Shawn Baker reports from a nutrition rehabilitation clinic in Niger that treats children with acute malnutrition.
Another installment in Shawn Baker’s continuing adventures traveling with NY Times Journalist, Nicholas Kristof.
We all met up early at the airport in Dakar to take the flight to Niamey, the capital of Niger. The pilot announced that the ground temperature was 38 degrees Celsius (that’s 100.4 degrees Fahrenheit!) – indicating we had left the relatively cool temperatures of Nouakchott and Dakar behind. Our team in Niamey, led by HKI’s Country Director in Niger, Marily Knieriemen, met us at the airport and we had a late lunch at Marily’s house before heading off to Dogon Doutchi – a market town about 20 km (12.4 miles) from the border with Nigeria.
Shawn Baker describes his visit to a health center with Nicholas Kristof
Shawn Baker continues his travels with NY Times Journalist, Nicholas Kristof, and the two winners of his “Win-A-Trip” contest. Below is his second post.
My only prior trip to Mauritania was in 1987 when I visited the capital, Nouakchott. Having spent over two decades since living in or visiting 30 other African countries, I was not excepting to be surprised. However, from the time we left Senegal last Thursday – my home for the past eight years – to arriving back today, it was a constant source of amazement. Who could have known that all that separated me from a vastly different country was a ferry ride across the Senegal River?
The road between Nouakchott and the border with Senegal is the major economic lifeline of the country but it is hard to imagine that this narrow strip of macadam, eaten away by sand and salt air, regularly covered with sand dunes, and filled with bone-jarring potholes, is what facilitates commerce between two countries; the overall impression is a sparsely populated moonscape.
We stopped at a few places along the way to chat with villagers, so Nick could interview a lactating camel, and finally to visit a health center in the largest town between Nouakchott and Rosso.
NY Times Journalist Nicholas Kristof visits a flour mill where there's more than meets the eye.
HKI’s Shawn Baker and Douglas Steinberg are currently hosting NY Times Journalist, Nicholas Kristof, and the two winners of his “Win-A-Trip” contest – Saumya Dave, who studied writing at Columbia University and medicine at Medical College of Georgia, and Noreen Connolly, a teacher from Newark, NJ – as they travel throughout Senegal, Mauritania, Niger and Burkina Faso.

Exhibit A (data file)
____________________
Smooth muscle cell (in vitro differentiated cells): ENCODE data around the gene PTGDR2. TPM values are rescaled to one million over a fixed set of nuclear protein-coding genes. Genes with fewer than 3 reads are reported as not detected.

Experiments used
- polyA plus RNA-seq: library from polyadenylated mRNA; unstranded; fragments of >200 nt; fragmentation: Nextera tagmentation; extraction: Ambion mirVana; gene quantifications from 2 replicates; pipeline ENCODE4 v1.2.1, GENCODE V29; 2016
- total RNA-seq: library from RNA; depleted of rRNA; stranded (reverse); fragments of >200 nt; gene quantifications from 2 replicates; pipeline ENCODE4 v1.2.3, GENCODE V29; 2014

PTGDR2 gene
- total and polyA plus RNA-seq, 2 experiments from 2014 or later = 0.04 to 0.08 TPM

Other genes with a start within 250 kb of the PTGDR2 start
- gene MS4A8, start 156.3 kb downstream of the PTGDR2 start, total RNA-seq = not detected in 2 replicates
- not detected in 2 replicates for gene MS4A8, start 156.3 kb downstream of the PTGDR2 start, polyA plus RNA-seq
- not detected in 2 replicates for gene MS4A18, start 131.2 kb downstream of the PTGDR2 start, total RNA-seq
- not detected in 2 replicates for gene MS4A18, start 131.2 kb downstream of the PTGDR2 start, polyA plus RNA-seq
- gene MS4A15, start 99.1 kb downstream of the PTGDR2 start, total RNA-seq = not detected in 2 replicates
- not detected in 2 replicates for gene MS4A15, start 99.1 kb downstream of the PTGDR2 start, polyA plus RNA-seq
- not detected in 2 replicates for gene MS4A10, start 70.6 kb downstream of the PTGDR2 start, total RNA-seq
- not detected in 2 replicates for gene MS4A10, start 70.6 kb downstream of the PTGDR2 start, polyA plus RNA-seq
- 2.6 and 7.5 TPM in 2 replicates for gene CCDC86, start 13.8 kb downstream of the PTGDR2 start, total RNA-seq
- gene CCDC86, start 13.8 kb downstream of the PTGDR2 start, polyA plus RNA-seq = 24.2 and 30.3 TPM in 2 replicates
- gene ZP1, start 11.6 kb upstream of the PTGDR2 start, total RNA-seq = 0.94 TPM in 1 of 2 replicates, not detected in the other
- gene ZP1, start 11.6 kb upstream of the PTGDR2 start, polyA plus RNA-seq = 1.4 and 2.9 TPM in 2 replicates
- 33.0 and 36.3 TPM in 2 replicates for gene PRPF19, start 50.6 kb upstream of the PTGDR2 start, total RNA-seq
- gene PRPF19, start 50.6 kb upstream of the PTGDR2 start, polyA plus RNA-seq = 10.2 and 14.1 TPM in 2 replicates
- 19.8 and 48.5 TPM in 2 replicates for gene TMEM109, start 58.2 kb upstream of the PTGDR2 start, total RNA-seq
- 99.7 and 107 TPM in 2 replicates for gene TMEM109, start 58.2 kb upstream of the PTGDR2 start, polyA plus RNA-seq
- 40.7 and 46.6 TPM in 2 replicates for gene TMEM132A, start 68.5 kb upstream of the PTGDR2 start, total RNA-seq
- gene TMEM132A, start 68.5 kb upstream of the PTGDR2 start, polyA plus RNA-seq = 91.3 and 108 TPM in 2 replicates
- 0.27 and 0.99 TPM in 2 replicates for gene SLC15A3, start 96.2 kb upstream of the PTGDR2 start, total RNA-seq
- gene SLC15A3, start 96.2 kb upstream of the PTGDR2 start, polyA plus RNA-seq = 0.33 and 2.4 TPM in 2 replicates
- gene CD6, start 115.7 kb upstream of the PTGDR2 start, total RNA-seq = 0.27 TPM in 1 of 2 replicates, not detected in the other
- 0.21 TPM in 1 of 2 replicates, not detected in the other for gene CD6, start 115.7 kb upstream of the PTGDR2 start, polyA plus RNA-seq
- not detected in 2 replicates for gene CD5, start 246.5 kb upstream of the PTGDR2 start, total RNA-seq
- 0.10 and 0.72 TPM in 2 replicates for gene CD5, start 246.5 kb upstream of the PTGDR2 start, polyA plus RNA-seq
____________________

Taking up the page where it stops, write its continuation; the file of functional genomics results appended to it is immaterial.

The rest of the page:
Shawn and Doug will be blogging throughout the week sharing their insights and experiences as they travel with Kristof uncovering stories in public health. The first post, written by Shawn, is below.
Understanding the food crisis’ effect on nutrition
This post was written by HKI’s Vice President and Regional Director for Africa, Shawn Baker.
The United Nations Food and Agriculture Organization recently announced that food prices have hit a record high. This new surge in food prices has garnered considerable media attention. From articles in the Guardian to The New York Times, people are discussing the reasons for this increase and the effect it will have on the world’s population. Many even think high food prices have sparked the recent wave of political upheaval across North Africa. However, very little attention has been paid to the far more devastating and pernicious impact that the increase in food prices is having on the general public.
A famine in Niger is threatening the lives of nearly 400,000 children.
Right now a humanitarian crisis is devastating the lives of millions. But you may not have heard of it. It’s neither the terrible earthquake in Haiti nor the destructive flooding in Pakistan. In the fragile country of Niger, located in sub-Saharan Africa, a food crisis – a famine actually – is affecting over 7 million people, or half of the country’s total population. Children – as many as 400,000 − are dying from starvation and diseases exacerbated by malnutrition.